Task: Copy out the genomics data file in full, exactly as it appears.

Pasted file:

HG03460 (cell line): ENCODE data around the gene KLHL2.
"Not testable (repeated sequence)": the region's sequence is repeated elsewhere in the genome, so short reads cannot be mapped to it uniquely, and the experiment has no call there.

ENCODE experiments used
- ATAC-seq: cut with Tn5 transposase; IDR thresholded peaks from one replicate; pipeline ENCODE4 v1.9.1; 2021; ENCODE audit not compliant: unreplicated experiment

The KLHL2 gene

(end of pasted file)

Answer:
HG03460 (cell line): ENCODE data around the gene KLHL2.
"Not testable (repeated sequence)": the region's sequence is repeated elsewhere in the genome, so short reads cannot be mapped to it uniquely, and the experiment has no call there.

ENCODE experiments used
- ATAC-seq: cut with Tn5 transposase; IDR thresholded peaks from one replicate; pipeline ENCODE4 v1.9.1; 2021; ENCODE audit not compliant: unreplicated experiment

The KLHL2 gene